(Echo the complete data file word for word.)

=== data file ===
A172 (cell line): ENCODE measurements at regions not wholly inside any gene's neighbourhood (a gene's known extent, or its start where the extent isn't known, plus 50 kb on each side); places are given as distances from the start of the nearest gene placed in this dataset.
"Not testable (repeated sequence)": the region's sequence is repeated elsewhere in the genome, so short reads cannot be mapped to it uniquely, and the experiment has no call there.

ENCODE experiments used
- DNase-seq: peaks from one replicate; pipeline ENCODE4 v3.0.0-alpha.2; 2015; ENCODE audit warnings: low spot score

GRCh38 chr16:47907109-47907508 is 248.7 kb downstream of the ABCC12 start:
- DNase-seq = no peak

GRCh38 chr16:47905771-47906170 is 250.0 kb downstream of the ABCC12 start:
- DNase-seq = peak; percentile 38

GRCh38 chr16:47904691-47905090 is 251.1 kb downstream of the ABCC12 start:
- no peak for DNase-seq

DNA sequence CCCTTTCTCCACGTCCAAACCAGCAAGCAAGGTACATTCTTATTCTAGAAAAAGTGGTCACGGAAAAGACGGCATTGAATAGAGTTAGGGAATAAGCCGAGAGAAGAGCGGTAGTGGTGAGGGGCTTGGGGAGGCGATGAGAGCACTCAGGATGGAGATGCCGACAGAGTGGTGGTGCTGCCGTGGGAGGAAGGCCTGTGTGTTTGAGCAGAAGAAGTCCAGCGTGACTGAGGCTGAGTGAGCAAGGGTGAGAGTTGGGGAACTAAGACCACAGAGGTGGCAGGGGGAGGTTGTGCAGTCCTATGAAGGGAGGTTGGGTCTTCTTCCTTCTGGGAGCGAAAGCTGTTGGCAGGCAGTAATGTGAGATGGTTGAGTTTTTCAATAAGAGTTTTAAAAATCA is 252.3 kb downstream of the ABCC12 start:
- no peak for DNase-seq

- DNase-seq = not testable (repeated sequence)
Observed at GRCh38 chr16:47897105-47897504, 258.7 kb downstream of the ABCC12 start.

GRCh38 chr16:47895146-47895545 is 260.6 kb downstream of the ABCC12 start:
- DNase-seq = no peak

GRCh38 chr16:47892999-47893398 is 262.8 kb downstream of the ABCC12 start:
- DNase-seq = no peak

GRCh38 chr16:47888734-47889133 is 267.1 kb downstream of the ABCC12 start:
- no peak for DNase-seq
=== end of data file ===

A172 (cell line): ENCODE measurements at regions not wholly inside any gene's neighbourhood (a gene's known extent, or its start where the extent isn't known, plus 50 kb on each side); places are given as distances from the start of the nearest gene placed in this dataset.
"Not testable (repeated sequence)": the region's sequence is repeated elsewhere in the genome, so short reads cannot be mapped to it uniquely, and the experiment has no call there.

ENCODE experiments used
- DNase-seq: peaks from one replicate; pipeline ENCODE4 v3.0.0-alpha.2; 2015; ENCODE audit warnings: low spot score

GRCh38 chr16:47907109-47907508 is 248.7 kb downstream of the ABCC12 start:
- DNase-seq = no peak

GRCh38 chr16:47905771-47906170 is 250.0 kb downstream of the ABCC12 start:
- DNase-seq = peak; percentile 38

GRCh38 chr16:47904691-47905090 is 251.1 kb downstream of the ABCC12 start:
- no peak for DNase-seq

DNA sequence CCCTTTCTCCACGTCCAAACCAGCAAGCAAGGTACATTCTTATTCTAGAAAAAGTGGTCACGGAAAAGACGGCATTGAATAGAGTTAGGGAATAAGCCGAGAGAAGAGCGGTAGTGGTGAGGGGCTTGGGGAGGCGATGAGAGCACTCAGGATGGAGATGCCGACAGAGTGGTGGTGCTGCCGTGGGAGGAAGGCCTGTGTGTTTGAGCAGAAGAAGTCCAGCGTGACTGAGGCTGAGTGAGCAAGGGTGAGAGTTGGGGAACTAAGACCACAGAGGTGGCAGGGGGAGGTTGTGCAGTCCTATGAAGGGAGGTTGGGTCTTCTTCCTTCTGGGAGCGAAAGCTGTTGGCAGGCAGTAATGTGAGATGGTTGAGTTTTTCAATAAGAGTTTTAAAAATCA is 252.3 kb downstream of the ABCC12 start:
- no peak for DNase-seq

- DNase-seq = not testable (repeated sequence)
Observed at GRCh38 chr16:47897105-47897504, 258.7 kb downstream of the ABCC12 start.

GRCh38 chr16:47895146-47895545 is 260.6 kb downstream of the ABCC12 start:
- DNase-seq = no peak

GRCh38 chr16:47892999-47893398 is 262.8 kb downstream of the ABCC12 start:
- DNase-seq = no peak

GRCh38 chr16:47888734-47889133 is 267.1 kb downstream of the ABCC12 start:
- no peak for DNase-seq